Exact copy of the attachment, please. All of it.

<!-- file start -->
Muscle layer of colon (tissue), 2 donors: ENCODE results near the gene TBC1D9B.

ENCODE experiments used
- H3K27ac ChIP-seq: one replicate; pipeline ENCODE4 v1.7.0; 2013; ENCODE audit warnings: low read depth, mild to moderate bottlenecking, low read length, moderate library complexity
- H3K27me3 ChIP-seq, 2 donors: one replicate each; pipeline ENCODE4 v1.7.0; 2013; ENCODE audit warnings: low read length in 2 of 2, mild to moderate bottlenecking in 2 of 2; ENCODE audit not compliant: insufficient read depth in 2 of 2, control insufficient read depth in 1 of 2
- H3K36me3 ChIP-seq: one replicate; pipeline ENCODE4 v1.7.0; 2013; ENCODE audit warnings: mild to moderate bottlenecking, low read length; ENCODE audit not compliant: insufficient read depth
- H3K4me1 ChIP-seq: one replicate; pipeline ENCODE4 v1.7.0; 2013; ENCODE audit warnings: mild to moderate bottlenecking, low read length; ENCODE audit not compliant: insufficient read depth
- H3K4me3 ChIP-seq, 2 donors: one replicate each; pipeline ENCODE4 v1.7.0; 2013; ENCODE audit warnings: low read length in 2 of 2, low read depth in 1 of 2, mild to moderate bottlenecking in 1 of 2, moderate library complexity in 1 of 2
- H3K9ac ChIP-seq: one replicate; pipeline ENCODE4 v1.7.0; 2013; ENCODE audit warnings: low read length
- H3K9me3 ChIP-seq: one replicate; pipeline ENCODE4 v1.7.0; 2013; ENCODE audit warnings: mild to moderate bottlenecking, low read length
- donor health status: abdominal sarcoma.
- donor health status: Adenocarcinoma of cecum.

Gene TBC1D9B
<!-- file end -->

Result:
Muscle layer of colon (tissue), 2 donors: ENCODE results near the gene TBC1D9B.

ENCODE experiments used
- H3K27ac ChIP-seq: one replicate; pipeline ENCODE4 v1.7.0; 2013; ENCODE audit warnings: low read depth, mild to moderate bottlenecking, low read length, moderate library complexity
- H3K27me3 ChIP-seq, 2 donors: one replicate each; pipeline ENCODE4 v1.7.0; 2013; ENCODE audit warnings: low read length in 2 of 2, mild to moderate bottlenecking in 2 of 2; ENCODE audit not compliant: insufficient read depth in 2 of 2, control insufficient read depth in 1 of 2
- H3K36me3 ChIP-seq: one replicate; pipeline ENCODE4 v1.7.0; 2013; ENCODE audit warnings: mild to moderate bottlenecking, low read length; ENCODE audit not compliant: insufficient read depth
- H3K4me1 ChIP-seq: one replicate; pipeline ENCODE4 v1.7.0; 2013; ENCODE audit warnings: mild to moderate bottlenecking, low read length; ENCODE audit not compliant: insufficient read depth
- H3K4me3 ChIP-seq, 2 donors: one replicate each; pipeline ENCODE4 v1.7.0; 2013; ENCODE audit warnings: low read length in 2 of 2, low read depth in 1 of 2, mild to moderate bottlenecking in 1 of 2, moderate library complexity in 1 of 2
- H3K9ac ChIP-seq: one replicate; pipeline ENCODE4 v1.7.0; 2013; ENCODE audit warnings: low read length
- H3K9me3 ChIP-seq: one replicate; pipeline ENCODE4 v1.7.0; 2013; ENCODE audit warnings: mild to moderate bottlenecking, low read length
- donor health status: abdominal sarcoma.
- donor health status: Adenocarcinoma of cecum.

Gene TBC1D9B